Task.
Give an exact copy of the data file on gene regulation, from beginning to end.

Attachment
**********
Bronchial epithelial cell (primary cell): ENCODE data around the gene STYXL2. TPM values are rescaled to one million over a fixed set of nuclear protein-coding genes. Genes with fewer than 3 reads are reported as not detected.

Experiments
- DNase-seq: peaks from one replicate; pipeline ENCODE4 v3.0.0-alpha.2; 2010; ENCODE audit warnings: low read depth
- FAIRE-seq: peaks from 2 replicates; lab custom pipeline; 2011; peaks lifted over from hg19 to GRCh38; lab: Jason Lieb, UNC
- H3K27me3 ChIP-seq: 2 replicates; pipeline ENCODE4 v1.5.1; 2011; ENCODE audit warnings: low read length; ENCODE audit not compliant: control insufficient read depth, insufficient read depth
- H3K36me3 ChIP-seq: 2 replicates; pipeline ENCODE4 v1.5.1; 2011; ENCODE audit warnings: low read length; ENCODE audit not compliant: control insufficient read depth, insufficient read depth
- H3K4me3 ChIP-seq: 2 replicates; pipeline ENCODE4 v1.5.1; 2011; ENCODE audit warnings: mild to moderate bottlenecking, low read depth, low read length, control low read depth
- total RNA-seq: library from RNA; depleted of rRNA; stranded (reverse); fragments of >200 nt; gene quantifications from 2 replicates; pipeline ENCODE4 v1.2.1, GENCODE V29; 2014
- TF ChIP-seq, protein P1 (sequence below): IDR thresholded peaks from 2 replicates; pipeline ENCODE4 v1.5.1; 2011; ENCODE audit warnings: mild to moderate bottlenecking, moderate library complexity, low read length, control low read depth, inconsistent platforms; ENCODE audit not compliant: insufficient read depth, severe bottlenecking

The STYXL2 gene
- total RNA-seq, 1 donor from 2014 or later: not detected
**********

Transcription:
Bronchial epithelial cell (primary cell): ENCODE data around the gene STYXL2. TPM values are rescaled to one million over a fixed set of nuclear protein-coding genes. Genes with fewer than 3 reads are reported as not detected.

Experiments
- DNase-seq: peaks from one replicate; pipeline ENCODE4 v3.0.0-alpha.2; 2010; ENCODE audit warnings: low read depth
- FAIRE-seq: peaks from 2 replicates; lab custom pipeline; 2011; peaks lifted over from hg19 to GRCh38; lab: Jason Lieb, UNC
- H3K27me3 ChIP-seq: 2 replicates; pipeline ENCODE4 v1.5.1; 2011; ENCODE audit warnings: low read length; ENCODE audit not compliant: control insufficient read depth, insufficient read depth
- H3K36me3 ChIP-seq: 2 replicates; pipeline ENCODE4 v1.5.1; 2011; ENCODE audit warnings: low read length; ENCODE audit not compliant: control insufficient read depth, insufficient read depth
- H3K4me3 ChIP-seq: 2 replicates; pipeline ENCODE4 v1.5.1; 2011; ENCODE audit warnings: mild to moderate bottlenecking, low read depth, low read length, control low read depth
- total RNA-seq: library from RNA; depleted of rRNA; stranded (reverse); fragments of >200 nt; gene quantifications from 2 replicates; pipeline ENCODE4 v1.2.1, GENCODE V29; 2014
- TF ChIP-seq, protein P1 (sequence below): IDR thresholded peaks from 2 replicates; pipeline ENCODE4 v1.5.1; 2011; ENCODE audit warnings: mild to moderate bottlenecking, moderate library complexity, low read length, control low read depth, inconsistent platforms; ENCODE audit not compliant: insufficient read depth, severe bottlenecking

The STYXL2 gene
- total RNA-seq, 1 donor from 2014 or later: not detected